Climate change: Oil industry is entering its twilight days – Dr Richard Dixon
Last week there was another setback for the oil and gas industry when the Swedish oil company Preem gave up on expansion plans which would have doubled the carbon emissions from their refinery at Lysekil, north of Gothenburg, and made it Sweden’s largest single carbon polluter.
Sweden has among the toughest climate targets in Europe, aiming to be carbon neutral by 2045, like Scotland. Our Swedish sister organisation, Jordens Vänner, has been part of the fight against the expansion plans since they were first proposed.
They have been part of a long-running legal battle over the interaction of the EU’s climate emissions trading scheme and Sweden’s own climate commitments. The protest groups maintain that expanding the refinery cannot be consistent with Sweden’s obligations under the 2015 Paris Agreement on climate change.
The latest court case made a recommendation to the government that the expansion plans could proceed but the government has not made a final ruling on the plans and this could have taken several years.
Last month there was a week of action by protest groups, with Greenpeace blockading the site’s harbour, preventing an oil tanker from docking. Last year, Friends of the Earth Sweden awarded Preem the Swedish Greenwash Prize.
The company said the plans were being shelved because of coronavirus; the campaigners called it a victory for people power.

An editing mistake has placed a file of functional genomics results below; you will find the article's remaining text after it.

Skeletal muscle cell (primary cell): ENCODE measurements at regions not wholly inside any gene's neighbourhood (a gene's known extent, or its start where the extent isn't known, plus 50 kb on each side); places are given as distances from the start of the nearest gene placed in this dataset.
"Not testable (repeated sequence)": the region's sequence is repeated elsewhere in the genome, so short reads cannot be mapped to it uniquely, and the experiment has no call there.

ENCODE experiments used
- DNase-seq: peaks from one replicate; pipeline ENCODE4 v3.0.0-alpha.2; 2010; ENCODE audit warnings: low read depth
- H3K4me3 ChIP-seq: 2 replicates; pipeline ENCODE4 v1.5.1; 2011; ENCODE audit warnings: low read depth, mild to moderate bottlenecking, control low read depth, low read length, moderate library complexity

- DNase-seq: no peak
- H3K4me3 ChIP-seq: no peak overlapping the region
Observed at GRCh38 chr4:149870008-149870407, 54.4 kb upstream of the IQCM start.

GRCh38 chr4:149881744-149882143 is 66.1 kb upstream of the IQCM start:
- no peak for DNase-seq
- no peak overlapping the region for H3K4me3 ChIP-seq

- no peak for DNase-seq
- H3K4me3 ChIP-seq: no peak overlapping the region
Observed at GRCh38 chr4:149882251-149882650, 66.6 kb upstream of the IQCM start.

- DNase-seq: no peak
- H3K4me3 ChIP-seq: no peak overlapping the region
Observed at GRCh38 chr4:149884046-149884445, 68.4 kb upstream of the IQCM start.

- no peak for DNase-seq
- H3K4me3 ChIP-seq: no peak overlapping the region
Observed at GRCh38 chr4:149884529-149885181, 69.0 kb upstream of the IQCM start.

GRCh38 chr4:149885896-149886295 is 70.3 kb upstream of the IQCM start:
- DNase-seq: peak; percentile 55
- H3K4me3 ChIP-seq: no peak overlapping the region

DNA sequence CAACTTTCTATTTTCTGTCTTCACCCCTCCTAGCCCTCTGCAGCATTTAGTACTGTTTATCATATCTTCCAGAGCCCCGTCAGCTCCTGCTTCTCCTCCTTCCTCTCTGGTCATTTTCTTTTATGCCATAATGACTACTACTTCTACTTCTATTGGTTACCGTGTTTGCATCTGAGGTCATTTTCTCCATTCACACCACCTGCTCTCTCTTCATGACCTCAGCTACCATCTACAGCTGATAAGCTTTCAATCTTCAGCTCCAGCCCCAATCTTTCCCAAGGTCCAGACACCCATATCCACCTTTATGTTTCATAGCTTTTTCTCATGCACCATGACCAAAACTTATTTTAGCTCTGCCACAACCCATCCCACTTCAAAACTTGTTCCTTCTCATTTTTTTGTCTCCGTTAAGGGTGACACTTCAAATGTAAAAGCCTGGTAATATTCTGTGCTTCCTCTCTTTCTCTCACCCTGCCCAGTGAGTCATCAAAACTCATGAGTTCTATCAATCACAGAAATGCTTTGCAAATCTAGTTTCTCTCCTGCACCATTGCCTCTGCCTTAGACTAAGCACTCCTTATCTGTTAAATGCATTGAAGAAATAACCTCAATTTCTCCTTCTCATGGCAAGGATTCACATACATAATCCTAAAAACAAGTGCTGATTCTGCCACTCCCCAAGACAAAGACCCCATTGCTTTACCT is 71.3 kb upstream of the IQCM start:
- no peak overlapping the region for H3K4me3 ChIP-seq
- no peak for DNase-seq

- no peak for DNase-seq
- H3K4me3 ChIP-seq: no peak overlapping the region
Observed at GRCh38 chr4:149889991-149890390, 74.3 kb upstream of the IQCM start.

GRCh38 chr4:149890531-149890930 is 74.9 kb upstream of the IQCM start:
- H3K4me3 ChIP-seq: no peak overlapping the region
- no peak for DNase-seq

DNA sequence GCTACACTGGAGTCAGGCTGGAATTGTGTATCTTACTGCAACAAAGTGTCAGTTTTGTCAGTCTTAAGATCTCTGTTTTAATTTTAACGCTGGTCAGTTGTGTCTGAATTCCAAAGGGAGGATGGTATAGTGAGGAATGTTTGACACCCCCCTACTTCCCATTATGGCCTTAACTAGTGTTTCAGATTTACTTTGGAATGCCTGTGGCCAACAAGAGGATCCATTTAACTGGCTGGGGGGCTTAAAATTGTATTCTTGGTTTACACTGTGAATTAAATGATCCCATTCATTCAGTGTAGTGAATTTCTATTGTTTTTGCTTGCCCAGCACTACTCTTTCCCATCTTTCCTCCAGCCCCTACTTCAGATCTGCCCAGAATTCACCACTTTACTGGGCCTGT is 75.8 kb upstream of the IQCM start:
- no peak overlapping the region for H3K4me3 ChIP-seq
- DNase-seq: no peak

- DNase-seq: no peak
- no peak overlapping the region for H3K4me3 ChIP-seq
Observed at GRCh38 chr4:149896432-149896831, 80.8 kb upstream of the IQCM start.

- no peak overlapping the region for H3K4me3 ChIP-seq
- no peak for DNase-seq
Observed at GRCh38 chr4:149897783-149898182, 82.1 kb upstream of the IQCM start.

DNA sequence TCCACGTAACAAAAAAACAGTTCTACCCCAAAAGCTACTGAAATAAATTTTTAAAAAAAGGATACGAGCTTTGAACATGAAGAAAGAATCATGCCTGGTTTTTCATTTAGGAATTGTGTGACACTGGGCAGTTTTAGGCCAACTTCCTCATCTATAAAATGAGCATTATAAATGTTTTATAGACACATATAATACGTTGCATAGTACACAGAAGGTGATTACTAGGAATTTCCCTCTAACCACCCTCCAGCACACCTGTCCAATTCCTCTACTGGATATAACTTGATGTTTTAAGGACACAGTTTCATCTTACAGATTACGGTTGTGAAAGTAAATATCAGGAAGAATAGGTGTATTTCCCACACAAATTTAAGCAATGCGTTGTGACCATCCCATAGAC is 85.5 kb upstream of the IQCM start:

The Lysekil refinery is the largest in the Nordic countries and was built in 1975. Its current annual emissions are a bit larger than the refinery at Grangemouth, which is Scotland’s second-largest industrial source of climate emissions, after Peterhead power station.
The Peterhead power station is likely to shut in the next few years and the future of all the activities at Grangemouth – home to five of Scotland’s top 20 climate polluters – needs a good review.
Fortunately, the Scottish Government recently announced a new body to look at the future of industries and jobs at Grangemouth, knowing that demand for petrol and diesel road fuels will plummet and there is growing pressure to drastically reduce the amount of plastic society uses.
Last week the Scottish Green Party made a call in a parliamentary debate for a similar exercise to look at the future of the controversial gas processing plant at Mossmorran in Fife. The Scottish Government response was a maybe.
There is already plenty of appetite among oil and gas workers to get out of the sector. In a further blow to the shiny image the industry likes to present, a widely reported survey of nearly 1,400 North Sea oil and gas workers found that 81 per cent would consider leaving the industry to work in another sector and remarkably only seven per cent were determined to continue working in oil and gas.
The survey, by ourselves, Greenpeace and Platform, found widespread dissatisfaction with the boom and bust nature of the oil and gas sector, and more than half of those taking part were interested in retraining to work in the renewables industry.
From cancelled projects to gloomy sales forecasts and climate change pressures, the global oil industry is entering its twilight. Even its own workers are seeing the writing on the wall.
Dr Richard Dixon is director of Friends of the Earth Scotland
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